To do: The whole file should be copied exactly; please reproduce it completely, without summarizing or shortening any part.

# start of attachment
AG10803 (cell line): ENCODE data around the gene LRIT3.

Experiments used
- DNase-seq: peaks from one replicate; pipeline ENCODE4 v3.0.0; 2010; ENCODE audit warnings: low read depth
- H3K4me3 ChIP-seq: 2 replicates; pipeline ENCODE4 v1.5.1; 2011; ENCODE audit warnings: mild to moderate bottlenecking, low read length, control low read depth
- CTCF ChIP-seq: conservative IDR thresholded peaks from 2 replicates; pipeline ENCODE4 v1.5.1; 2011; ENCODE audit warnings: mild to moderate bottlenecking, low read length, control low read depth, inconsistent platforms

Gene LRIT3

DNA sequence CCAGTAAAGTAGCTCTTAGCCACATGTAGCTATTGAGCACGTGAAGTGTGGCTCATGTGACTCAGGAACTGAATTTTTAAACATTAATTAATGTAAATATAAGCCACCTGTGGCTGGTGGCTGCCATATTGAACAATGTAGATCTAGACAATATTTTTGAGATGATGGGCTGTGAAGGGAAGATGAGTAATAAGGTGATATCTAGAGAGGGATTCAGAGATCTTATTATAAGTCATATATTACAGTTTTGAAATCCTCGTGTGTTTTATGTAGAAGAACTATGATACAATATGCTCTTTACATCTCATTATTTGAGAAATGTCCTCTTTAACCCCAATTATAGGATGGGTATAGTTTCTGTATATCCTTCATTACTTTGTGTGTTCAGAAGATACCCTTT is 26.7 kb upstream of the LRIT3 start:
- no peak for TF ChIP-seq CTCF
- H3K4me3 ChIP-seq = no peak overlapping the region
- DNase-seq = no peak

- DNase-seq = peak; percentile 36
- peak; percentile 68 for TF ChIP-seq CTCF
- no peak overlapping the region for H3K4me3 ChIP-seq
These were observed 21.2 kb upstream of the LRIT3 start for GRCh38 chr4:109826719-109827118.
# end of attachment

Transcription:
AG10803 (cell line): ENCODE data around the gene LRIT3.

Experiments used
- DNase-seq: peaks from one replicate; pipeline ENCODE4 v3.0.0; 2010; ENCODE audit warnings: low read depth
- H3K4me3 ChIP-seq: 2 replicates; pipeline ENCODE4 v1.5.1; 2011; ENCODE audit warnings: mild to moderate bottlenecking, low read length, control low read depth
- CTCF ChIP-seq: conservative IDR thresholded peaks from 2 replicates; pipeline ENCODE4 v1.5.1; 2011; ENCODE audit warnings: mild to moderate bottlenecking, low read length, control low read depth, inconsistent platforms

Gene LRIT3

DNA sequence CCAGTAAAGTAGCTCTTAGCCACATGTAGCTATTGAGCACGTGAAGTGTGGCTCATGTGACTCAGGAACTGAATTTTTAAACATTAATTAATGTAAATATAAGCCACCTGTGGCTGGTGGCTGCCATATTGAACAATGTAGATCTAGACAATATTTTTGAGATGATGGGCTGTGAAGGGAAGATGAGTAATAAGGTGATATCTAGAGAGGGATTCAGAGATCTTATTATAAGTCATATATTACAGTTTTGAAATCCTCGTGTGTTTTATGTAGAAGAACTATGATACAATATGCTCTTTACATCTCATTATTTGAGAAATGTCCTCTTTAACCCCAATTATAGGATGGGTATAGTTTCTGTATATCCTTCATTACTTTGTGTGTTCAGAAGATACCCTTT is 26.7 kb upstream of the LRIT3 start:
- no peak for TF ChIP-seq CTCF
- H3K4me3 ChIP-seq = no peak overlapping the region
- DNase-seq = no peak

- DNase-seq = peak; percentile 36
- peak; percentile 68 for TF ChIP-seq CTCF
- no peak overlapping the region for H3K4me3 ChIP-seq
These were observed 21.2 kb upstream of the LRIT3 start for GRCh38 chr4:109826719-109827118.